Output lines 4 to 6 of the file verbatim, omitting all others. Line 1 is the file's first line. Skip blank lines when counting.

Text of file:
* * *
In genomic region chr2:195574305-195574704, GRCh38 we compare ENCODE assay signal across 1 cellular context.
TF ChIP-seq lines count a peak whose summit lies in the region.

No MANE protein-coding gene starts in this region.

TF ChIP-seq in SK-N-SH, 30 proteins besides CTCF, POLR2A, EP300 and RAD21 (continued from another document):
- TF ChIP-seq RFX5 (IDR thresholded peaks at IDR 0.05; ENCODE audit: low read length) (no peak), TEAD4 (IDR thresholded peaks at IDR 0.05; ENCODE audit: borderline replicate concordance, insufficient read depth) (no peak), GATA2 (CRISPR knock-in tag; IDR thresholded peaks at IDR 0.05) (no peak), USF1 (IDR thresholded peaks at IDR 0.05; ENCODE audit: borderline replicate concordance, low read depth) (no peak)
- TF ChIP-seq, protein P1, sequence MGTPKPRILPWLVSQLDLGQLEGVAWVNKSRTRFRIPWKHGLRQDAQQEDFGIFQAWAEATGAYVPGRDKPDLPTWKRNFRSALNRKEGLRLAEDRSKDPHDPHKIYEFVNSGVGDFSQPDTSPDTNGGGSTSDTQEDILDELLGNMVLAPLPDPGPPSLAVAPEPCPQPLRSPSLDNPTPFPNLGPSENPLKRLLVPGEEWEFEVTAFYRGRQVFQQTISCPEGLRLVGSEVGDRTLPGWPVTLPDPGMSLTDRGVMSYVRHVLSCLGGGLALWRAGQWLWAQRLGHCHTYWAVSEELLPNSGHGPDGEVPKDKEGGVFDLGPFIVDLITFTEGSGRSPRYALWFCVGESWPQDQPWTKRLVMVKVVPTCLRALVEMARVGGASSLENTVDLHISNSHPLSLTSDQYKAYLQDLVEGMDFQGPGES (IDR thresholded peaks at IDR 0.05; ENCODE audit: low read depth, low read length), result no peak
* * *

TF ChIP-seq in SK-N-SH, 30 proteins besides CTCF, POLR2A, EP300 and RAD21 (continued from another document):
- TF ChIP-seq RFX5 (IDR thresholded peaks at IDR 0.05; ENCODE audit: low read length) (no peak), TEAD4 (IDR thresholded peaks at IDR 0.05; ENCODE audit: borderline replicate concordance, insufficient read depth) (no peak), GATA2 (CRISPR knock-in tag; IDR thresholded peaks at IDR 0.05) (no peak), USF1 (IDR thresholded peaks at IDR 0.05; ENCODE audit: borderline replicate concordance, low read depth) (no peak)
- TF ChIP-seq, protein P1, sequence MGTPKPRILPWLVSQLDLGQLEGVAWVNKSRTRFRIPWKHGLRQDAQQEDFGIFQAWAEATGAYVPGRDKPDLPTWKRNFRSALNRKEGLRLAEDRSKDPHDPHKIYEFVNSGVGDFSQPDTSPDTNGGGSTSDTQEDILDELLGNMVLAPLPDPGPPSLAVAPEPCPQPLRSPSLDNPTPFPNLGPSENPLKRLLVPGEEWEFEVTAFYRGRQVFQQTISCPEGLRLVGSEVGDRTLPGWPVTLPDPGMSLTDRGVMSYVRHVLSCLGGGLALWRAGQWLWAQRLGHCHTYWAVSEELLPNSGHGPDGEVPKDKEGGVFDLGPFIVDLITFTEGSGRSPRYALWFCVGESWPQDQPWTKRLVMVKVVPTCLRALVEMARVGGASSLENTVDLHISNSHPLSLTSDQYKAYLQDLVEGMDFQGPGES (IDR thresholded peaks at IDR 0.05; ENCODE audit: low read depth, low read length), result no peak